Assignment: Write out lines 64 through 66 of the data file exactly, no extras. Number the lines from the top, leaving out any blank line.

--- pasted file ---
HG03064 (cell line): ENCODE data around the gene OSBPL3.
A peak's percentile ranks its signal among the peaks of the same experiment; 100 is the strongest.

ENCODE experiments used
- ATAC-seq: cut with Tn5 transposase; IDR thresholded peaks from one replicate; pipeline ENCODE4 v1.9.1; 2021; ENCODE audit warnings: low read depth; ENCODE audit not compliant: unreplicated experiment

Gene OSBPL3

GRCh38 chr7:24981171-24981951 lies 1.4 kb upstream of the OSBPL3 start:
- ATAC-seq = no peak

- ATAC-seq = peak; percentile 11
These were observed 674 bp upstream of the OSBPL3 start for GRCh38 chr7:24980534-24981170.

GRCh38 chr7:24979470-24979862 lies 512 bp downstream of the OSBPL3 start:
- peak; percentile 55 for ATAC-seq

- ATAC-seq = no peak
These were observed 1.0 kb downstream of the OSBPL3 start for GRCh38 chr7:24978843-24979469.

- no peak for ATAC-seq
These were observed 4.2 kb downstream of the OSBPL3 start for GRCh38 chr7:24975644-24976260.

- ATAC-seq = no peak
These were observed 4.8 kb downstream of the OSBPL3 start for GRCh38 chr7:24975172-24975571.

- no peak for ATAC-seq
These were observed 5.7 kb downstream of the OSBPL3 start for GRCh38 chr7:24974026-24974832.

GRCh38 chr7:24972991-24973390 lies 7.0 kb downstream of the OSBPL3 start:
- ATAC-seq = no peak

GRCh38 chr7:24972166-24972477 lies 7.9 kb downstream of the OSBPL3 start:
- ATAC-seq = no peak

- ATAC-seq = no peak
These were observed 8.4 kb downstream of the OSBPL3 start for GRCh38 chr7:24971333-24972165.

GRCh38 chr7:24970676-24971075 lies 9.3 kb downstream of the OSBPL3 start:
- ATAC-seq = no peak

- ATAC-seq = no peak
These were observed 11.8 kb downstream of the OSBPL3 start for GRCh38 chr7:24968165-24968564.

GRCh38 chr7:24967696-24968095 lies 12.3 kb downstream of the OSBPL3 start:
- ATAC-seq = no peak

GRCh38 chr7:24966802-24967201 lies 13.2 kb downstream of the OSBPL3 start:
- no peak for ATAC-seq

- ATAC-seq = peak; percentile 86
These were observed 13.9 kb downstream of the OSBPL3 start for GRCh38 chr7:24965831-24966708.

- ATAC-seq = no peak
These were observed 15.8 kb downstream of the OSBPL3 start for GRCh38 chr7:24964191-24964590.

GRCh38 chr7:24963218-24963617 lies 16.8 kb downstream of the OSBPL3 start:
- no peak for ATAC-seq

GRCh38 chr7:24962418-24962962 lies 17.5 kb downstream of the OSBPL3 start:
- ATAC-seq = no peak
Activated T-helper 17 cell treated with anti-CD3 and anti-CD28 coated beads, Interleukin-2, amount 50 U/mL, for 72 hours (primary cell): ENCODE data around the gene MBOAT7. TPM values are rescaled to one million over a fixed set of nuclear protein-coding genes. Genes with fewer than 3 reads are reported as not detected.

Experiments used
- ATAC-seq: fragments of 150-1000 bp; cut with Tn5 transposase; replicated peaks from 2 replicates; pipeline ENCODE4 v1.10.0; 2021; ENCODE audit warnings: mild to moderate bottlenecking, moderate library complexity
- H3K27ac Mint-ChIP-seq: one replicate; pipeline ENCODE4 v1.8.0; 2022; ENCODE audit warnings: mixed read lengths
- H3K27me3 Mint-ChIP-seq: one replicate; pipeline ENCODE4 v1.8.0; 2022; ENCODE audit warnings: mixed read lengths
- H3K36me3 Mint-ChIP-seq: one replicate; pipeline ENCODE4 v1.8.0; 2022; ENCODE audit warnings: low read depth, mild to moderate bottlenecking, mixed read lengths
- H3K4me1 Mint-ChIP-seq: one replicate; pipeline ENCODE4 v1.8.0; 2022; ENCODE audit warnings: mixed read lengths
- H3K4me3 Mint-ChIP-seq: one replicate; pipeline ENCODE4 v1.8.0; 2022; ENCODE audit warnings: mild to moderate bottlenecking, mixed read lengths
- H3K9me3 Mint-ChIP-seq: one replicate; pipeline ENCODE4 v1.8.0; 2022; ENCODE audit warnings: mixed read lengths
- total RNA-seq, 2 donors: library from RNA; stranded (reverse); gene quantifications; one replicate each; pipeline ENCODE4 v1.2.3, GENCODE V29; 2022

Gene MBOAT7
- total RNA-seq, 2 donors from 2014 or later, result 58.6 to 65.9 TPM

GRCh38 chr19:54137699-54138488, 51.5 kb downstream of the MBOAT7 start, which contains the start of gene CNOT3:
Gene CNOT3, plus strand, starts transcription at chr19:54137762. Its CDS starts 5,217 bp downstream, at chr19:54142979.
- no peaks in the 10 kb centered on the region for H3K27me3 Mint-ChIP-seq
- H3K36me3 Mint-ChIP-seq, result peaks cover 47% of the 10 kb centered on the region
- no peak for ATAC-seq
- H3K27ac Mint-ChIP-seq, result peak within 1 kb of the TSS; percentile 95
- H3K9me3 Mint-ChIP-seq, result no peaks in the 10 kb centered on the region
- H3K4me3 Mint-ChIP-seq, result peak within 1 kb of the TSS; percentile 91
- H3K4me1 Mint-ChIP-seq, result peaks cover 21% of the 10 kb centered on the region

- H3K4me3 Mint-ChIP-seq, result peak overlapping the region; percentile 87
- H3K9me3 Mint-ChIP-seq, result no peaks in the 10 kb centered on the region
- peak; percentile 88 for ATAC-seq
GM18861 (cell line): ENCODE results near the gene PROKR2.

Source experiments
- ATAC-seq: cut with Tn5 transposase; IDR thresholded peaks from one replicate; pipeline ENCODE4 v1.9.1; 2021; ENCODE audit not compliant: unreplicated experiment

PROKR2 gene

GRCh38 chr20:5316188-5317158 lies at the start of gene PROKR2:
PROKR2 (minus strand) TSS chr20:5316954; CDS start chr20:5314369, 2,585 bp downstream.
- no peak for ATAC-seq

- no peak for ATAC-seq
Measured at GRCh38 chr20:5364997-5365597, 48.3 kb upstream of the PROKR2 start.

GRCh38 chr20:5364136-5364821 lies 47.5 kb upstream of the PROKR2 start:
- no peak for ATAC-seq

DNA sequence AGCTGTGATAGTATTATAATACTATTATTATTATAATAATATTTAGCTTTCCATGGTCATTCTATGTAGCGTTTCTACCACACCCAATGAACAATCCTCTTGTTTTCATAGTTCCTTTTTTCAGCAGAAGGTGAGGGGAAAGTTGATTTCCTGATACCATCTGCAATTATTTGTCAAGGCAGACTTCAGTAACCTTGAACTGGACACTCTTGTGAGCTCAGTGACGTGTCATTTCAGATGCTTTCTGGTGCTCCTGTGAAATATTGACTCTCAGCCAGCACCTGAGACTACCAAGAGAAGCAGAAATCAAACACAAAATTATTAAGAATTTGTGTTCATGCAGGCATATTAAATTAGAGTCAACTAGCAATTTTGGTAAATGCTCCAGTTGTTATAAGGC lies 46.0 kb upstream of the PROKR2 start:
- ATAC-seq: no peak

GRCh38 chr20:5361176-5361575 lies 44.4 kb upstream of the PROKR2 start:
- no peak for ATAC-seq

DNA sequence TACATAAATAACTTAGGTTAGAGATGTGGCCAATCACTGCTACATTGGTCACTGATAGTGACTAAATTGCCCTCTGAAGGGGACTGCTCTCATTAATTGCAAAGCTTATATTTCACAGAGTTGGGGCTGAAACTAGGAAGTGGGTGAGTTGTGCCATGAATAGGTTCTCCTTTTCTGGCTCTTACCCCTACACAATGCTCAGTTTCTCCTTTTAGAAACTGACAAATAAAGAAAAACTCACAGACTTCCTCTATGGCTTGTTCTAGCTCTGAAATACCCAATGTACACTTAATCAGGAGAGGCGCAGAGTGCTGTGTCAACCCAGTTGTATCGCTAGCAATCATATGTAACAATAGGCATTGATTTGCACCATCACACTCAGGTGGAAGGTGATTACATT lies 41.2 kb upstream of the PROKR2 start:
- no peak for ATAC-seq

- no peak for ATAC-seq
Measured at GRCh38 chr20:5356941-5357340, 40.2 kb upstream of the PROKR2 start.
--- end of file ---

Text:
- H3K9me3 Mint-ChIP-seq, result no peaks in the 10 kb centered on the region
- peak; percentile 88 for ATAC-seq
GM18861 (cell line): ENCODE results near the gene PROKR2.